Foraging ecology of gentoo penguins pygoscelis papua at the Falkland Islands
Marine top predators often occupy broad geographical ranges that encompass varied habitats. Therefore, a pre-requisite towards conserving these animals is to determine the components of their realized niche, and investigate whether a species is a specialist or a generalist. For generalist species, i...
|Format:||Doctoral or Postdoctoral Thesis|
Nelson Mandela University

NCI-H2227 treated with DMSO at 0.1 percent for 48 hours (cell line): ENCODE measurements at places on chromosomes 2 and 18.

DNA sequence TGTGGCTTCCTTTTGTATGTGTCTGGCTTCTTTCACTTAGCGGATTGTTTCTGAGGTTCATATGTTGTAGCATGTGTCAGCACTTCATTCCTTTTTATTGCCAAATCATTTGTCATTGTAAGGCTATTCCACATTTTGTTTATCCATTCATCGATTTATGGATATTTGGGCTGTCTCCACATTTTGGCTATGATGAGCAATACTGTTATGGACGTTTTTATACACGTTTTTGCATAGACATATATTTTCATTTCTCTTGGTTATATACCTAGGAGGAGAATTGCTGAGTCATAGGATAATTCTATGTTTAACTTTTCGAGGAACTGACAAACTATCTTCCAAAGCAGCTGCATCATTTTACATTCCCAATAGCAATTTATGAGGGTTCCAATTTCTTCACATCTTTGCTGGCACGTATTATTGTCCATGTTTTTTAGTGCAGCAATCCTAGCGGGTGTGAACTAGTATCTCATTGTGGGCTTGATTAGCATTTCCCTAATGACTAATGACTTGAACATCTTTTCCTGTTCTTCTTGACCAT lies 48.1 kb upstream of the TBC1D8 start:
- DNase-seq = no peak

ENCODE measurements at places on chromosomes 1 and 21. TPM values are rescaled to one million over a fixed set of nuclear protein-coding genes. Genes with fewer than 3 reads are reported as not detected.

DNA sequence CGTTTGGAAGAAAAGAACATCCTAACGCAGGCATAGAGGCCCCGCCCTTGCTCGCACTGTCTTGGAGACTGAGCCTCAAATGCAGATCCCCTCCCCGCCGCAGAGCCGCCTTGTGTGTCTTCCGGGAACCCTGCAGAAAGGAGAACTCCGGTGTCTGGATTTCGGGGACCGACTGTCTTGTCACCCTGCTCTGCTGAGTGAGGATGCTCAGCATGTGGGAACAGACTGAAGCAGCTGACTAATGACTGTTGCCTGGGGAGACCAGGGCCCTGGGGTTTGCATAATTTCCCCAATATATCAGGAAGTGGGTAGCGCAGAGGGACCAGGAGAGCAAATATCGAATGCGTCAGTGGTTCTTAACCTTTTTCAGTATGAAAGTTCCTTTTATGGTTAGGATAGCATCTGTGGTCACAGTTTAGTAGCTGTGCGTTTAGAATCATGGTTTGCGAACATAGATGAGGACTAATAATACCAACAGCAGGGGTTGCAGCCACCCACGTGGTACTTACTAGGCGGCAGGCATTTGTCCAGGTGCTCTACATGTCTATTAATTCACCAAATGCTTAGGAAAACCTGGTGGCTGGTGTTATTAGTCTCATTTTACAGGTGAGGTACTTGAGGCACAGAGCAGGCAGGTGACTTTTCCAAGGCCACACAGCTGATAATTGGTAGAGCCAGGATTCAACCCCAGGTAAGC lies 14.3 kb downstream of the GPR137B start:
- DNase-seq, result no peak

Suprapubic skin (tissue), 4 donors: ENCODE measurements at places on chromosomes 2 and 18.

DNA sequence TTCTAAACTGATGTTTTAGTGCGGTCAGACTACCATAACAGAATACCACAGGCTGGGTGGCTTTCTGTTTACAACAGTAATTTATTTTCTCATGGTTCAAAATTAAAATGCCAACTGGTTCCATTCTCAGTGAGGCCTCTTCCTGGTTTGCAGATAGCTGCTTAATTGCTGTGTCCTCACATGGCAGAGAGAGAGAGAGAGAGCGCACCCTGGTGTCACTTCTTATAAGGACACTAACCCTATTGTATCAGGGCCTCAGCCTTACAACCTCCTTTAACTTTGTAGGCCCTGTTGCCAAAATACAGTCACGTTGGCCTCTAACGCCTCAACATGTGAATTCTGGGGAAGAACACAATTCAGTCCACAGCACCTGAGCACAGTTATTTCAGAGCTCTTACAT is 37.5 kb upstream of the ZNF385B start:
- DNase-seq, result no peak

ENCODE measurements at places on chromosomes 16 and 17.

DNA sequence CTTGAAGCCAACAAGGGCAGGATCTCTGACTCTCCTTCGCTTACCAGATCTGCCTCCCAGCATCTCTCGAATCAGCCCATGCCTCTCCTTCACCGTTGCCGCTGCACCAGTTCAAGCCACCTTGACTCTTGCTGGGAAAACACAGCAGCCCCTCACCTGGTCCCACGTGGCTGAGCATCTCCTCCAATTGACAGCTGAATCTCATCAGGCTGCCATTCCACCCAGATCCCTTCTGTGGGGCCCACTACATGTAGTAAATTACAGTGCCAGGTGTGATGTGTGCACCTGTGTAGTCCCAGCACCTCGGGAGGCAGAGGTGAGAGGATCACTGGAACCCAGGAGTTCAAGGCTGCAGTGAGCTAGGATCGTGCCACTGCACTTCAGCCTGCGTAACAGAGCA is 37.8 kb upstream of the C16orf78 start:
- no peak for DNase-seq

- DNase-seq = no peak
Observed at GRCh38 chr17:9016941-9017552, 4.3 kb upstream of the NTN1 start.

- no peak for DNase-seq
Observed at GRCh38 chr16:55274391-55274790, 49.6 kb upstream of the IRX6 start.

|Summary:||Marine top predators often occupy broad geographical ranges that encompass varied habitats. Therefore, a pre-requisite towards conserving these animals is to determine the components of their realized niche, and investigate whether a species is a specialist or a generalist. For generalist species, it is also necessary to understand if local specialisation occurs. Uncovering these components can allow us to build models of a species realized niche that may then be used to infer habitat use in unsampled locations. However, fully understanding the components of a marine top predators realized niche is challenging owing to the limited opportunity for in situ observations. Overcoming these limitations is a key step in marine top predator research. It will enhance our understanding of trophic coupling in marine systems, and aid in the development of tools to better study these predators in their dynamic environment. Seabirds, penguins (Spheniscids) in particular, are a group of animals for which investigating their realized niche is of vital importance. This is because numerous species face growing uncertainty in the Anthropocene, and in a time of rapid environmental change there is furthermore a need to better understand the potential use of these birds as indicators of ecosystem health. The aim of this thesis, therefore, is to investigate the foraging ecology of gentoo penguins (Pygoscelis papua) at the Falkland Islands. At the Falkland Islands, limited historical information exists regarding this species foraging ecology, with most information coming from a single location at the Falklands. As the Falkland Islands have the world’s largest population of gentoo penguins, elucidating factors influencing this population will have global relevance. Furthermore, historical information indicated potential competition with fisheries, and with prospecting for hydrocarbons and an inshore fishery, there is a need to understand the distribution of these birds across the islands. Penguins are also well suited to carry ...|